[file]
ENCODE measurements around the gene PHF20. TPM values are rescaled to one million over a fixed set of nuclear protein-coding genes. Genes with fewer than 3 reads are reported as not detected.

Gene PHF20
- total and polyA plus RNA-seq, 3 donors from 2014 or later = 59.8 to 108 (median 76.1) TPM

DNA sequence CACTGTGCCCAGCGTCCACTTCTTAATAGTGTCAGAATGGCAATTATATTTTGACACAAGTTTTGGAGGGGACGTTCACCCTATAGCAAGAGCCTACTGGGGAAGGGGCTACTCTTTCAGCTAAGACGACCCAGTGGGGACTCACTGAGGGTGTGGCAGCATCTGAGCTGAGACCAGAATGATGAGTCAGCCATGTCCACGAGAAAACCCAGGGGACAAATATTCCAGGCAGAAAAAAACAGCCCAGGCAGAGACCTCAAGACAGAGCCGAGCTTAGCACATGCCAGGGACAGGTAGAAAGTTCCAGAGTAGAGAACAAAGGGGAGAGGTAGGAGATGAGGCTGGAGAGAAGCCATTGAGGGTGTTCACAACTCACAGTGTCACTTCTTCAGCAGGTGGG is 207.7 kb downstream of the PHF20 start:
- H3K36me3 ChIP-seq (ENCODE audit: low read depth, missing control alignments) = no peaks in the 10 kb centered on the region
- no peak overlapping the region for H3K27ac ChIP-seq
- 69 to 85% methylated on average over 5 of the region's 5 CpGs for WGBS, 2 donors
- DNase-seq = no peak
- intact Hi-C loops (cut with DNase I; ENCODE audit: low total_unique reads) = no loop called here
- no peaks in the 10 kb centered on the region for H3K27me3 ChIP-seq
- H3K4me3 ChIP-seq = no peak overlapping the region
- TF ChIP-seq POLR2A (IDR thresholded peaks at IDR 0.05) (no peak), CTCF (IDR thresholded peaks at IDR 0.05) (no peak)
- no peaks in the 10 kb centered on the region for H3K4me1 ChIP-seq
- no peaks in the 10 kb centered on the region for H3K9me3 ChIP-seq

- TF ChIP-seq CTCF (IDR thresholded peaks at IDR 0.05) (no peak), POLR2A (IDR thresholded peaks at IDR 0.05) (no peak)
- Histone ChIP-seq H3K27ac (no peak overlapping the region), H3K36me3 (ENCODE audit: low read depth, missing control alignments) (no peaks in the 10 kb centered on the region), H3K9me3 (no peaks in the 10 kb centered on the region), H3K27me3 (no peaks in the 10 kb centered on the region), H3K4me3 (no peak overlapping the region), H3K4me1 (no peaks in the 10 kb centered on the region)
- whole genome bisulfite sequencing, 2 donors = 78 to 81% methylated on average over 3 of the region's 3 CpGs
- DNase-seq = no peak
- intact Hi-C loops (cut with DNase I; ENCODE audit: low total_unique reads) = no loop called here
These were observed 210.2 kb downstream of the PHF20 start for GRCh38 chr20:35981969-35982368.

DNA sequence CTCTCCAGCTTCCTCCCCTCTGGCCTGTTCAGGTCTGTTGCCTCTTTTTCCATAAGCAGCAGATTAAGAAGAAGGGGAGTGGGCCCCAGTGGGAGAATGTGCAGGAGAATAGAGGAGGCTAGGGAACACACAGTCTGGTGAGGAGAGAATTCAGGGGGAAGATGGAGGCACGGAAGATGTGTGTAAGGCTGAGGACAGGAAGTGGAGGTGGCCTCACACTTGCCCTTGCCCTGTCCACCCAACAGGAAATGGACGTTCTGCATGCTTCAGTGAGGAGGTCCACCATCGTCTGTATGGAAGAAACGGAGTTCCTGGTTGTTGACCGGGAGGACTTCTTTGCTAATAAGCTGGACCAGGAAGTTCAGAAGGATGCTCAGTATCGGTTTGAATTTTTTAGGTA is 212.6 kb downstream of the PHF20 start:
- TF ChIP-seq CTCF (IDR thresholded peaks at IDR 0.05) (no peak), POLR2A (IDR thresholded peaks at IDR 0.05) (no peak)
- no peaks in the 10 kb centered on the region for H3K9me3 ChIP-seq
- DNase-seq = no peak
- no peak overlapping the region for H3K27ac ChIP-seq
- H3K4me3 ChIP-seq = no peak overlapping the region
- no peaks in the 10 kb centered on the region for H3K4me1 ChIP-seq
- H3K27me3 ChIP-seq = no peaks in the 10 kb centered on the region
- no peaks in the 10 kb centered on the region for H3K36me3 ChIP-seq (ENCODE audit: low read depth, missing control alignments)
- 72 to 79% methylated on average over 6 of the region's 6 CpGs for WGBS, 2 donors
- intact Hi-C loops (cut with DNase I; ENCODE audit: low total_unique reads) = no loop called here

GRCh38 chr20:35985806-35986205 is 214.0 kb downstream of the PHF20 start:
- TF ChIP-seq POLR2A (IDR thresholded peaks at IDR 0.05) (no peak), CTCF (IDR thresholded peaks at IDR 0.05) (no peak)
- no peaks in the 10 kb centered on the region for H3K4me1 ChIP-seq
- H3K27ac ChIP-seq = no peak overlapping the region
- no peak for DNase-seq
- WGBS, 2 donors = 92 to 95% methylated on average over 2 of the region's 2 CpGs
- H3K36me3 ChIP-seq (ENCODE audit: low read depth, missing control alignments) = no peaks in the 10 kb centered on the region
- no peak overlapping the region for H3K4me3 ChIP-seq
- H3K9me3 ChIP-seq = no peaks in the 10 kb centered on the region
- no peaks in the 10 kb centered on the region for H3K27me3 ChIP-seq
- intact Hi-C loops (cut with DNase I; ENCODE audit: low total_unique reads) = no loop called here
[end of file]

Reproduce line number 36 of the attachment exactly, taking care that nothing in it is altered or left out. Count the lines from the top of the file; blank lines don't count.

- no peak for DNase-seq